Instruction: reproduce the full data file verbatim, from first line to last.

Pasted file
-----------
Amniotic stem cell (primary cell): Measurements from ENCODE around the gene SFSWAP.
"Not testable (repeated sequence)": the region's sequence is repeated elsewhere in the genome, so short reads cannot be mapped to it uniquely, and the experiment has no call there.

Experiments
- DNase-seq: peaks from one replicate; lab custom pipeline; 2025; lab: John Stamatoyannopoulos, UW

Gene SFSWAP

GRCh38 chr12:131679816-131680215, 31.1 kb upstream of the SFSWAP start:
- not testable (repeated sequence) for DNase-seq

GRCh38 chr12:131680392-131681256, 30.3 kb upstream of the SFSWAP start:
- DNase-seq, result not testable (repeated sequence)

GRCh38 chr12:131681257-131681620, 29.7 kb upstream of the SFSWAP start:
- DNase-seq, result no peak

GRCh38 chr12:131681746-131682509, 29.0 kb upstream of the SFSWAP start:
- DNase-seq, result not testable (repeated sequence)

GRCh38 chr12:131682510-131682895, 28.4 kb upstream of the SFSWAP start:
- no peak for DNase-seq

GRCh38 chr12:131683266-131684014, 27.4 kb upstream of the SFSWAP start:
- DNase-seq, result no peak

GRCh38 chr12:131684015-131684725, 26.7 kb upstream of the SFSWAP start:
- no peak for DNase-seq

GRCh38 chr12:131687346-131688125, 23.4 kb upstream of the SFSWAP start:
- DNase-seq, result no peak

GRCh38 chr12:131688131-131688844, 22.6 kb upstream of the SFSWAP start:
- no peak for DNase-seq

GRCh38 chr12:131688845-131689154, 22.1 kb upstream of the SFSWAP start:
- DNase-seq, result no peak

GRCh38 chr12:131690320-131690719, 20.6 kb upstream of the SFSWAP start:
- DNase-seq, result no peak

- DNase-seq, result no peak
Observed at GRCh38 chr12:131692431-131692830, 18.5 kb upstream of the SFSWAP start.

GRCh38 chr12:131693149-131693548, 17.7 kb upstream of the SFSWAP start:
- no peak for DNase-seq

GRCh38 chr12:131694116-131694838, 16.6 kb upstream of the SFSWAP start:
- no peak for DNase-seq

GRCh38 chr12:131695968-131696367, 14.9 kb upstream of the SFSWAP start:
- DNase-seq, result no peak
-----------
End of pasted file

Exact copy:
Amniotic stem cell (primary cell): Measurements from ENCODE around the gene SFSWAP.
"Not testable (repeated sequence)": the region's sequence is repeated elsewhere in the genome, so short reads cannot be mapped to it uniquely, and the experiment has no call there.

Experiments
- DNase-seq: peaks from one replicate; lab custom pipeline; 2025; lab: John Stamatoyannopoulos, UW

Gene SFSWAP

GRCh38 chr12:131679816-131680215, 31.1 kb upstream of the SFSWAP start:
- not testable (repeated sequence) for DNase-seq

GRCh38 chr12:131680392-131681256, 30.3 kb upstream of the SFSWAP start:
- DNase-seq, result not testable (repeated sequence)

GRCh38 chr12:131681257-131681620, 29.7 kb upstream of the SFSWAP start:
- DNase-seq, result no peak

GRCh38 chr12:131681746-131682509, 29.0 kb upstream of the SFSWAP start:
- DNase-seq, result not testable (repeated sequence)

GRCh38 chr12:131682510-131682895, 28.4 kb upstream of the SFSWAP start:
- no peak for DNase-seq

GRCh38 chr12:131683266-131684014, 27.4 kb upstream of the SFSWAP start:
- DNase-seq, result no peak

GRCh38 chr12:131684015-131684725, 26.7 kb upstream of the SFSWAP start:
- no peak for DNase-seq

GRCh38 chr12:131687346-131688125, 23.4 kb upstream of the SFSWAP start:
- DNase-seq, result no peak

GRCh38 chr12:131688131-131688844, 22.6 kb upstream of the SFSWAP start:
- no peak for DNase-seq

GRCh38 chr12:131688845-131689154, 22.1 kb upstream of the SFSWAP start:
- DNase-seq, result no peak

GRCh38 chr12:131690320-131690719, 20.6 kb upstream of the SFSWAP start:
- DNase-seq, result no peak

- DNase-seq, result no peak
Observed at GRCh38 chr12:131692431-131692830, 18.5 kb upstream of the SFSWAP start.

GRCh38 chr12:131693149-131693548, 17.7 kb upstream of the SFSWAP start:
- no peak for DNase-seq

GRCh38 chr12:131694116-131694838, 16.6 kb upstream of the SFSWAP start:
- no peak for DNase-seq

GRCh38 chr12:131695968-131696367, 14.9 kb upstream of the SFSWAP start:
- DNase-seq, result no peak